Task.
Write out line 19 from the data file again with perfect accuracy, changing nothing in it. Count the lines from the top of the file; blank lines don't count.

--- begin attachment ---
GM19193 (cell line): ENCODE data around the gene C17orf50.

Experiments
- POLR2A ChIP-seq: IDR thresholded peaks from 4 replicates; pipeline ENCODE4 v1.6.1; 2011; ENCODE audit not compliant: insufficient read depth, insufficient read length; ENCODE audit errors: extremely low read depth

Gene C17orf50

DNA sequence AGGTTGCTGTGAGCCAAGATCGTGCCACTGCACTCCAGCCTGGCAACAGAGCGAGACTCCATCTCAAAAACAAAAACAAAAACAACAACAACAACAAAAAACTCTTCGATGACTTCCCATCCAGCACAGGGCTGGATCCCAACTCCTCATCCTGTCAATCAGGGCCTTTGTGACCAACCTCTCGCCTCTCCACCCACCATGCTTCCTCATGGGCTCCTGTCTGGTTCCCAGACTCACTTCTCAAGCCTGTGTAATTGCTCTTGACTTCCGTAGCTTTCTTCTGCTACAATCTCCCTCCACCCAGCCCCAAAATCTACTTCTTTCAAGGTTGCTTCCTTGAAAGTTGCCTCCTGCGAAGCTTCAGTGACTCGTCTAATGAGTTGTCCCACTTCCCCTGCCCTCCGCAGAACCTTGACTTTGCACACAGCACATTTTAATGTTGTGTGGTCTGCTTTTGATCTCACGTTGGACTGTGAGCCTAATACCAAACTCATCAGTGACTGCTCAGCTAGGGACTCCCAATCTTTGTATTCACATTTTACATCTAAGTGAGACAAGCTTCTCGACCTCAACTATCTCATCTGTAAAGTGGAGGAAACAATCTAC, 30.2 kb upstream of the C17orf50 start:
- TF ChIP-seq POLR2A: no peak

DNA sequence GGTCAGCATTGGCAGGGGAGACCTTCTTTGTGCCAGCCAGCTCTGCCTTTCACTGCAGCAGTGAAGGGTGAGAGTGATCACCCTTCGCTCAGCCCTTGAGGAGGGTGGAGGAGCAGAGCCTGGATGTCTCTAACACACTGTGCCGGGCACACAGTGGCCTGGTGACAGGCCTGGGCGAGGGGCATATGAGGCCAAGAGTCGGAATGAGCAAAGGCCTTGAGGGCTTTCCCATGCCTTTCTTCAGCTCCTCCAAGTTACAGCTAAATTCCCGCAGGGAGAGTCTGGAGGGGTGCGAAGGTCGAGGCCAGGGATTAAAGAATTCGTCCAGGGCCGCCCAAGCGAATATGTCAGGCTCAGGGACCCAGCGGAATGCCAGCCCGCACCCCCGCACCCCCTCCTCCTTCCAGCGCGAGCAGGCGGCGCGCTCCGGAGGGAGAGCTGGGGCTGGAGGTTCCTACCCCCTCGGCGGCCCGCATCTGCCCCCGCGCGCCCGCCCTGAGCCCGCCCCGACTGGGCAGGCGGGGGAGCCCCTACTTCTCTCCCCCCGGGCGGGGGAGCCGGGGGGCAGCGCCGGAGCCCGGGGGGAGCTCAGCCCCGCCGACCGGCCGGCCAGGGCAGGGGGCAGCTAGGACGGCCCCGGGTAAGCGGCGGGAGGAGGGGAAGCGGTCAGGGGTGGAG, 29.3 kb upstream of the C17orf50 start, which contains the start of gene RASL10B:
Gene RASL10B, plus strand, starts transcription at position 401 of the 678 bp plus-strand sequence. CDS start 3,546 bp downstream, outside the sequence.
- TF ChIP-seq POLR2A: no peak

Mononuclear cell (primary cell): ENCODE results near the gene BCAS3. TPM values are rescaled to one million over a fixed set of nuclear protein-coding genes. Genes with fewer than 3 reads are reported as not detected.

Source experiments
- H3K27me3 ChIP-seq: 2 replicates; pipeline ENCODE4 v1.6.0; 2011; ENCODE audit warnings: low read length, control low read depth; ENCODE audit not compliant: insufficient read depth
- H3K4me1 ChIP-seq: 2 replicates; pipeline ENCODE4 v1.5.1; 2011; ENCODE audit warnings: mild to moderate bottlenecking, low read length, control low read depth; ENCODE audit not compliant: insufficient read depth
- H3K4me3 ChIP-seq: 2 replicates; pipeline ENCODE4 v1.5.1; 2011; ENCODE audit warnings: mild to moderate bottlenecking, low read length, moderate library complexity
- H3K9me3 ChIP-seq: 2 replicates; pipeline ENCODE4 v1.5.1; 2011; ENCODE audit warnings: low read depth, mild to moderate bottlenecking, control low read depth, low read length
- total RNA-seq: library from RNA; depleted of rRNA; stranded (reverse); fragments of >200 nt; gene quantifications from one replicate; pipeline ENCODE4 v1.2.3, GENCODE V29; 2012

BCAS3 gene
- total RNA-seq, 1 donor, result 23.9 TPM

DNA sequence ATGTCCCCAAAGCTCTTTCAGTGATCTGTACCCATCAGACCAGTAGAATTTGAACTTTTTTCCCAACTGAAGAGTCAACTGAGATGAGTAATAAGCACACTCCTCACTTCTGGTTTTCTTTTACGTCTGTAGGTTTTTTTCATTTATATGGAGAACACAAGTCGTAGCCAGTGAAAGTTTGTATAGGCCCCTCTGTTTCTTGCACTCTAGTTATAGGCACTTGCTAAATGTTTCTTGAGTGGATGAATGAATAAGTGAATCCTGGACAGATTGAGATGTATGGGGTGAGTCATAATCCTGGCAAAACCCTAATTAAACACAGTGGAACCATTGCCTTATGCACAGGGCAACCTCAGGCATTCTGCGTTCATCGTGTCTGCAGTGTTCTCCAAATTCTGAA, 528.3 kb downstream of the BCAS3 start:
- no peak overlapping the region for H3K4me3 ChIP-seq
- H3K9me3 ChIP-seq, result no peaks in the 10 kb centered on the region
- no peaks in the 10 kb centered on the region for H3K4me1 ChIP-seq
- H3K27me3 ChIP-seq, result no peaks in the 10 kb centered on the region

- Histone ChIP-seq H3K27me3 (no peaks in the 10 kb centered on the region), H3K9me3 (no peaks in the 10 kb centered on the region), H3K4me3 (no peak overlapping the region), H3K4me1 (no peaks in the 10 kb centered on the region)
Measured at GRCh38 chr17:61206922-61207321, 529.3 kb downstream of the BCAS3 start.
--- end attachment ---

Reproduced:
DNA sequence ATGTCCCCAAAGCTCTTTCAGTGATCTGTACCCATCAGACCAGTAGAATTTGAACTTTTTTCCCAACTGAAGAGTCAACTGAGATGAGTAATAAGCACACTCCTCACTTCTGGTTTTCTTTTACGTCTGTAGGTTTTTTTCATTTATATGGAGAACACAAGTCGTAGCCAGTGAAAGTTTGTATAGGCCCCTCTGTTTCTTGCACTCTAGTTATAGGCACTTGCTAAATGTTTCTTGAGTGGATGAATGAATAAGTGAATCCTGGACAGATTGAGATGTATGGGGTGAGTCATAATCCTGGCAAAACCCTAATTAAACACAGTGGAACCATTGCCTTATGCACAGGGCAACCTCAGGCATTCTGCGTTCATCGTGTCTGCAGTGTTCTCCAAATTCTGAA, 528.3 kb downstream of the BCAS3 start: